MADISON, Wis. — To understand the grief Paul Chryst goes through on a daily basis, you don’t have to know the movie “Caddyshack” back to front. But it helps.
The two men vying to be the next starting quarterback at Wisconsin were at a take-no-prisoners, players-only best ball tourney at the Bridges Golf Course a few weeks back, cranking Jon Pardi tunes in the cart, warbling along like an episode of “Hee Haw” on four wheels.
And after a few putts, redshirt freshman signal-caller Alex Hornibook decides he’s going to lie down.
As in, right there on the green.
“What are you doing?” Bart Houston, the fifth-year senior, asks Hornibrook, who looks up but doesn’t move.
“I’m tired,” Hornibook replies. “Lay off my back.”
“He’s a little … crazier than me,” Houston explained at the team’s preseason football media day Sunday. “He’s a little bit more ‘outgoing,’ I guess. For lack of a better term.”
Michael Dieter had a term: Al Czervik. That Czervik, Rodney Dangerfield’s don’t-give-a-damn hell-raiser in the aforementioned “Caddyshack.”
“After golfing with him, he’s the dude who drives the car onto the golf course, who goes to the party and is obnoxious,” the Badgers’ center said with a laugh. “That’s definitely what he does.”
“Yep. That’s who he is. We went golfing with him (and) he just does the funniest stuff,” Dieter continued. “He’ll get into the water to get his ball. He doesn’t know much about (golf courtesy). He’ll drive the cart when he’s not supposed to. He’s a lot of fun. That kind of describes him perfectly, actually.”
“He’s kind of like — he’s funny, he’s kind of goofy at the same time. He does some weird stuff,” Dieter said. “But he’s a fun guy, he’s good at what he does. He’s a good golfer in the movie, I remember that.”
“Yeah,” said Dieter, grinning. “I don’t know his name in the movie, but (he’s) definitely Chevy Chase. That’s funny.”
So if you’re keeping score, the fate of Bucky Nation this fall lies in the safe, steady hands of one of the two guys in this car:
No wonder the Badgers’ coach gets that exasperated Judge Smails look on his face sometimes.
And why, as the Wisconsin’s training camp gets underway Monday, the best quarterback derby in the Big Ten’s West division isn’t any closer to, um, clarity:
Coach Chryst on the QBs: “The bottom line, is we have to get both Bart and Alex ready to play.” pic.twitter.com/1rIOexCUzm
— Wisconsin Football (@BadgerFootball) August 7, 2016
So the metaphorical cards remain clutched tightly to Chryst’s metaphorical barrel chest. Get back to us in three weeks.
Or sooner. Maybe.
“I think we’re similar in a lot of ways that people don’t know,” said Hornibrook, the 6-foot-4 southpaw who, oddly enough, came off as the more reserved of the two on Sunday at Camp Randall.
“I would say we’re pretty similar — kind of similar personalities off the field. On the field, he’s probably more — I don’t know of a way to say it — maybe more ‘old-school’ (in) the way he’s playing, his thought process. There’s not too many differences, I would say.”
The book on who gets the first crack at replacing Joel Stave — who rode off into the San Diego sunset after the Holiday Bowl with 31 career wins as a Badger, an all-time school record — says Hornibrook, the young Philly lefty, might have the higher upside. It also says that Houston, the 6-4 right-hander from California, has more mileage (51 career passes, four career touchdowns) and might also be more prone toward succumbing to the occasional brain-cramp in a pinch (two career interceptions).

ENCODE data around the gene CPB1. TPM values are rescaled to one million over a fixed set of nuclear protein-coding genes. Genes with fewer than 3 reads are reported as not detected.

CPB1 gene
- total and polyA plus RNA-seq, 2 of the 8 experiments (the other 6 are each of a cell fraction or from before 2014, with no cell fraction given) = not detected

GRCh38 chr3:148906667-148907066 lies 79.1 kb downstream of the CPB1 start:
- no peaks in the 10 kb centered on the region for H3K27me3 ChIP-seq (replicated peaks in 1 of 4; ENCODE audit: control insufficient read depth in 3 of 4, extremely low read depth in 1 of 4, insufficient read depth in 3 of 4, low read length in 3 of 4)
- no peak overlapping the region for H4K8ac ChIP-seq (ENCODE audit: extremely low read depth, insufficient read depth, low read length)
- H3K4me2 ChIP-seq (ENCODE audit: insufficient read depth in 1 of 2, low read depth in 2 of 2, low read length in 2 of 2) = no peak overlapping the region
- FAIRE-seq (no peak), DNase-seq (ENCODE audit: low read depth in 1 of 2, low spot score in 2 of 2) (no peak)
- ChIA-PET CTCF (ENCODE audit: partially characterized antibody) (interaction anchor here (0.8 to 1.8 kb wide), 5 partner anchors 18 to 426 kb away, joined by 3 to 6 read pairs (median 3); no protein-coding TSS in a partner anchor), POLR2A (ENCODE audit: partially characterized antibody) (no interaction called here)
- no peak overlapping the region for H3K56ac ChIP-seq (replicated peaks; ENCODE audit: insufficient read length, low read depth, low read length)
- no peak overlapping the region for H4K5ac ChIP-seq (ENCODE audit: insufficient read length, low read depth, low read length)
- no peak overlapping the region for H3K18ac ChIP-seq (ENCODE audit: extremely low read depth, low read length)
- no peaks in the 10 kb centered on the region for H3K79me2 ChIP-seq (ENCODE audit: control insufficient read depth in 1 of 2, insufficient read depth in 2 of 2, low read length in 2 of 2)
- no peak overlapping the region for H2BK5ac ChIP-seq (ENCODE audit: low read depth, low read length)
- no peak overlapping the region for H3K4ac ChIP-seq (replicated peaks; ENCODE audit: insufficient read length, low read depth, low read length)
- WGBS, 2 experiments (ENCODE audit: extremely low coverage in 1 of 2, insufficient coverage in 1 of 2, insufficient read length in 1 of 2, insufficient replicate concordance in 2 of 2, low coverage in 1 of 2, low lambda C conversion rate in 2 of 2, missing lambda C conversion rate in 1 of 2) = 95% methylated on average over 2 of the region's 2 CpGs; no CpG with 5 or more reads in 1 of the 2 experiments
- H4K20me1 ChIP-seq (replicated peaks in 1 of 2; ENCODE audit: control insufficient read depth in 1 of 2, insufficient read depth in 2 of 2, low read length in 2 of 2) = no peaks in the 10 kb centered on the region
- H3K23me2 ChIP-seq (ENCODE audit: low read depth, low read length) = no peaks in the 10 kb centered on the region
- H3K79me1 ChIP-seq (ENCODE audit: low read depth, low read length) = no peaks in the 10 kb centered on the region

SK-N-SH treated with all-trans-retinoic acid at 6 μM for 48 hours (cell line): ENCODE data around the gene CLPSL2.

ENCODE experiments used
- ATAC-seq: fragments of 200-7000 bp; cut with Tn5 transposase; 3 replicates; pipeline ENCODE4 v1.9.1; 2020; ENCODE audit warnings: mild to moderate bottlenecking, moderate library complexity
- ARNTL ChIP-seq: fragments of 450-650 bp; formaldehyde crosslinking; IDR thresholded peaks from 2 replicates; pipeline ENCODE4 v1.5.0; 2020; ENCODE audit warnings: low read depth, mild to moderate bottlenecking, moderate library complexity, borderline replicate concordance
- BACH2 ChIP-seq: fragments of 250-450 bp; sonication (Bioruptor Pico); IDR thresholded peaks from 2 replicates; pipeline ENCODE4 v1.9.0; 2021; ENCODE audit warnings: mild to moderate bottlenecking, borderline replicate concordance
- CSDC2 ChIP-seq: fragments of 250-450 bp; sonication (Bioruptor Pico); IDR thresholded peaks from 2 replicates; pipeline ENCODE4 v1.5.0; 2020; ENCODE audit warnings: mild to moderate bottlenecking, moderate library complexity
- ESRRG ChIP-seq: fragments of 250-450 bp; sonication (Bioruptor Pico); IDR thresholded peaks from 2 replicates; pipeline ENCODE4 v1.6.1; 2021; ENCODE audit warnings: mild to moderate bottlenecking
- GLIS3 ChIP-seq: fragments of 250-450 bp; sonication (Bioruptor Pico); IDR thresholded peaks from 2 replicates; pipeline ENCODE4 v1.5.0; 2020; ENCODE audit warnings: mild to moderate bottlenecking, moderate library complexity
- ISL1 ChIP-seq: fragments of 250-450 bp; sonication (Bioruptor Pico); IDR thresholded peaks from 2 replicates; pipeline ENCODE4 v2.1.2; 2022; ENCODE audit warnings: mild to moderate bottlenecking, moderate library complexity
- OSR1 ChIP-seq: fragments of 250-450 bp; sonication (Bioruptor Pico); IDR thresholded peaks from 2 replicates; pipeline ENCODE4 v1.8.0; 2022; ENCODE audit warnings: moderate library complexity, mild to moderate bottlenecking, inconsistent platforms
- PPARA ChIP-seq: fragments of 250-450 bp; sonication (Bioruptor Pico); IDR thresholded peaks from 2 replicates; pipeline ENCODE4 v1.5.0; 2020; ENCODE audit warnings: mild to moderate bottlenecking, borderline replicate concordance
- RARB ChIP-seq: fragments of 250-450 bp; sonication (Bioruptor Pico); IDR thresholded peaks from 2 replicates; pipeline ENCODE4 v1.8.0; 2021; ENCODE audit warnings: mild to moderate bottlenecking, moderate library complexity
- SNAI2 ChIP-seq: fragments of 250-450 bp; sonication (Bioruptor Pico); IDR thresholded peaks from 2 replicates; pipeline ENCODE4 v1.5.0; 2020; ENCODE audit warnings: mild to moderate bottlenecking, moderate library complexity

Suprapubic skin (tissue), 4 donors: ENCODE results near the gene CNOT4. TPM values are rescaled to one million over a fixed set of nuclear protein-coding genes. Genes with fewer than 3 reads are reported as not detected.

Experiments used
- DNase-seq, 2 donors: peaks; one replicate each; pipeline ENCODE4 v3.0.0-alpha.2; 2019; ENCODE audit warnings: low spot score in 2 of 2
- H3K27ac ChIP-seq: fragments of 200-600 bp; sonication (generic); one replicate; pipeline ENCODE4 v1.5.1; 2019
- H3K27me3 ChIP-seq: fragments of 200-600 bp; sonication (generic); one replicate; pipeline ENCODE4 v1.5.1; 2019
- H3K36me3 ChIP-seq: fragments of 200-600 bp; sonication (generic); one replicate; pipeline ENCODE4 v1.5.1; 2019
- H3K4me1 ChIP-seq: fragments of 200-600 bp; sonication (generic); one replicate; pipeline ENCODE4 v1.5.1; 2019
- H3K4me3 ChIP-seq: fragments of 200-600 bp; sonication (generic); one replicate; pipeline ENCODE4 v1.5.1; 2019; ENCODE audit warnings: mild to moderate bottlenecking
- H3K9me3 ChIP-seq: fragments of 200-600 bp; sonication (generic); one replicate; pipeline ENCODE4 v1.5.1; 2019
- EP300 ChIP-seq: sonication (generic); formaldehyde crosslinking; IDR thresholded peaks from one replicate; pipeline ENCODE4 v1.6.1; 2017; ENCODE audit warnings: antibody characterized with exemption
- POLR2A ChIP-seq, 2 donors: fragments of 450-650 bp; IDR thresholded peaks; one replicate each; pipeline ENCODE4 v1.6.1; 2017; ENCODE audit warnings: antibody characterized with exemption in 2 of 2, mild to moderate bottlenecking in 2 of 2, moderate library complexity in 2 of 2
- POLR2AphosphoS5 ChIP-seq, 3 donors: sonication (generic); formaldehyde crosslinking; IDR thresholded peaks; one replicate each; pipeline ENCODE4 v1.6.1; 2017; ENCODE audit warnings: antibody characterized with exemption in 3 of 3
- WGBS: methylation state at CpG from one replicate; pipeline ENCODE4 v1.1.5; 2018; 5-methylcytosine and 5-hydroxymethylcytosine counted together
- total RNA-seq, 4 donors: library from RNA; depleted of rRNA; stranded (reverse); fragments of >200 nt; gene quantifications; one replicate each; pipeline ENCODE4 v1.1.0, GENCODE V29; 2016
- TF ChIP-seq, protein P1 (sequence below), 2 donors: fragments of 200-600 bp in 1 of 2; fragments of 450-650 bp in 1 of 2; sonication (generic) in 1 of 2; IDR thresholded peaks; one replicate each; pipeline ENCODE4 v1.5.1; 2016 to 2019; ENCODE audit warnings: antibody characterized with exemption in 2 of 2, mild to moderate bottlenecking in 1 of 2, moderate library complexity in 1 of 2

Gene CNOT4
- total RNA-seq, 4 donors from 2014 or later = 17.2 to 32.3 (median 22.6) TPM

“It’s like playing the game like you were 12,” Houston said, offering a slight smile. “This is the (same) game. Just back then, I don’t have 80,000 people looking at me.
“So I feel my strength is just playing the game, so I can’t get tied to down into thinking about, ‘Oh, what’s Alex doing, what’s this guy doing, what does coach Chryst think about me?’ Then I don’t think it’ll be a spiral (downward). It’s just playing the game.”
And it’s about playing it cleanly, for the most part. Over his final three seasons, Stave tossed two interceptions or more in a contest eight times; the Badgers went 3-5. In the other 28 appearances Stave was at the controls, Bucky was 24-4, an Urban Meyer-esque .857 clip.
Fancy is nice, but it’s also non-essential. Chryst isn’t necessarily looking for a headliner. He wants a supporting actor who can hand the ball to Corey Clement and Dare Ogunbowale, move the chains by any means necessary, and won’t needlessly give the ball away.
“We’re really going to be first-year starters, no matter who goes (in),” Houston said. “We’re not going to be the guy throwing eight touchdowns in a game. We’d like that, but (it) may not happen.”
Don’t sell yourself short, judge. You’re a tremendous slouch.
“I guess he’s more Bill Murray, yeah,” said Houston, smiling wider this time. “Yeah, I’ve seen (‘Caddyshack’). It’s one of the first movies my dad showed me. After ‘Animal House.’”
So they’ve got that going for them. Which is nice.
You can reach Sean Keeler via email at firstname.lastname@example.org or follow him on Twitter @seankeeler